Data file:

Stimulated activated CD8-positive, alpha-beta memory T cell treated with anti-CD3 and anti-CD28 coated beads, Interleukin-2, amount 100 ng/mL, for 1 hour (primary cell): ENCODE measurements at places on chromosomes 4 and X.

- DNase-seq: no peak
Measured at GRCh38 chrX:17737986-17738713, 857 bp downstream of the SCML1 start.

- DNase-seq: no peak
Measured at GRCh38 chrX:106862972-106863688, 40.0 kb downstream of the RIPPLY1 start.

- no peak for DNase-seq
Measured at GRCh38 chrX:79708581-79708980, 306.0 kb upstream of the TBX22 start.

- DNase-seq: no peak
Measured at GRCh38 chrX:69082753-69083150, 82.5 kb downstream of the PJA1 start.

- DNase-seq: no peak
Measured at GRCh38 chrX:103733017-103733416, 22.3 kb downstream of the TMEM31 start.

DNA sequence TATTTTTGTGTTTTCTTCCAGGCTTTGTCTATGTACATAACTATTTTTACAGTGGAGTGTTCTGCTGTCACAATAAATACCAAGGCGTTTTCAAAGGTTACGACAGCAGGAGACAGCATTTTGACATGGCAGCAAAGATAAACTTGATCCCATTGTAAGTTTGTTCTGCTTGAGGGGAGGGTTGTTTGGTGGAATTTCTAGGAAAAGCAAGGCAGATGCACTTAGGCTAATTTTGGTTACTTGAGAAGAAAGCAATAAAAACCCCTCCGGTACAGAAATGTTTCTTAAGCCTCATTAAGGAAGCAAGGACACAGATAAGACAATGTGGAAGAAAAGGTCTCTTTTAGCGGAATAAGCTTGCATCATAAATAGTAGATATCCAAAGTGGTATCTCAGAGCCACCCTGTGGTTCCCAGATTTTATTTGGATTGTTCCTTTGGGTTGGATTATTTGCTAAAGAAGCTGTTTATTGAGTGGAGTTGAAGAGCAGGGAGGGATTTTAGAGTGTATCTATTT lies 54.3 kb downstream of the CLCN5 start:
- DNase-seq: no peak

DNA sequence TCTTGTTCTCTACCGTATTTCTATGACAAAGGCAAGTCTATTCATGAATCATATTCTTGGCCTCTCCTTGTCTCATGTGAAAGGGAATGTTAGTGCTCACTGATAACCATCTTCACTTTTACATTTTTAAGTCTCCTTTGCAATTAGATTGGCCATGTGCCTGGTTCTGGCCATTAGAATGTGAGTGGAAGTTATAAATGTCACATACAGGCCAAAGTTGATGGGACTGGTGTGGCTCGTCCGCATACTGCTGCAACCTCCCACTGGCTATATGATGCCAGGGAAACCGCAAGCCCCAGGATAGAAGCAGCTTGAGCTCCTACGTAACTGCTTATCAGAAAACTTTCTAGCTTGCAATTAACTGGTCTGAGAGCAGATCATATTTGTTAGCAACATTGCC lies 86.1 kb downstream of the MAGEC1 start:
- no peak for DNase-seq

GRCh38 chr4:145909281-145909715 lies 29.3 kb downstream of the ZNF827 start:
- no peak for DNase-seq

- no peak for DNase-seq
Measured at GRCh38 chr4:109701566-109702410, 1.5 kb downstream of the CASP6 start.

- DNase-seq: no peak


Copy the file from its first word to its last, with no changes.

Stimulated activated CD8-positive, alpha-beta memory T cell treated with anti-CD3 and anti-CD28 coated beads, Interleukin-2, amount 100 ng/mL, for 1 hour (primary cell): ENCODE measurements at places on chromosomes 4 and X.

- DNase-seq: no peak
Measured at GRCh38 chrX:17737986-17738713, 857 bp downstream of the SCML1 start.

- DNase-seq: no peak
Measured at GRCh38 chrX:106862972-106863688, 40.0 kb downstream of the RIPPLY1 start.

- no peak for DNase-seq
Measured at GRCh38 chrX:79708581-79708980, 306.0 kb upstream of the TBX22 start.

- DNase-seq: no peak
Measured at GRCh38 chrX:69082753-69083150, 82.5 kb downstream of the PJA1 start.

- DNase-seq: no peak
Measured at GRCh38 chrX:103733017-103733416, 22.3 kb downstream of the TMEM31 start.

DNA sequence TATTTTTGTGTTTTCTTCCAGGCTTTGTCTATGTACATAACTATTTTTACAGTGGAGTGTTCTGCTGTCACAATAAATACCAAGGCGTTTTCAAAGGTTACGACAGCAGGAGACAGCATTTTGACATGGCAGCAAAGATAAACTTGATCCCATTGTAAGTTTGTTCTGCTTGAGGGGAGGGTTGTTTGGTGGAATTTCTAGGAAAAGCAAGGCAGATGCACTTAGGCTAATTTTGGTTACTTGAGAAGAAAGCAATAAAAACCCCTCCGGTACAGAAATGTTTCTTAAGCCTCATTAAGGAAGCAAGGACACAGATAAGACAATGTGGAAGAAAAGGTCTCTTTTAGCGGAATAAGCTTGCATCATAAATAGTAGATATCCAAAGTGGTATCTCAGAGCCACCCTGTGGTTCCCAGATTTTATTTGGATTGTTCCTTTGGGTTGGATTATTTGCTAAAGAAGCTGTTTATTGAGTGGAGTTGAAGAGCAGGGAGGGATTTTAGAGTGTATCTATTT lies 54.3 kb downstream of the CLCN5 start:
- DNase-seq: no peak

DNA sequence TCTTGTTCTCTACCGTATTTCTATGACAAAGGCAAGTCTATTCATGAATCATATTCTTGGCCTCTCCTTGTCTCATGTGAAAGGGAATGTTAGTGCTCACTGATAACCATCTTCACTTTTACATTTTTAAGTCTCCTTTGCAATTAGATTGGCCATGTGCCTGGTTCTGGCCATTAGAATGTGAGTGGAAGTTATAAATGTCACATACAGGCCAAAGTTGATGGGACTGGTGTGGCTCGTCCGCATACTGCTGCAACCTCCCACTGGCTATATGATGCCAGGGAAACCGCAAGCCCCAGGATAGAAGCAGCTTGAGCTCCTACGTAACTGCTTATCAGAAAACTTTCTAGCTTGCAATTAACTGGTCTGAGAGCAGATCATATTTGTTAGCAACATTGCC lies 86.1 kb downstream of the MAGEC1 start:
- no peak for DNase-seq

GRCh38 chr4:145909281-145909715 lies 29.3 kb downstream of the ZNF827 start:
- no peak for DNase-seq

- no peak for DNase-seq
Measured at GRCh38 chr4:109701566-109702410, 1.5 kb downstream of the CASP6 start.

- DNase-seq: no peak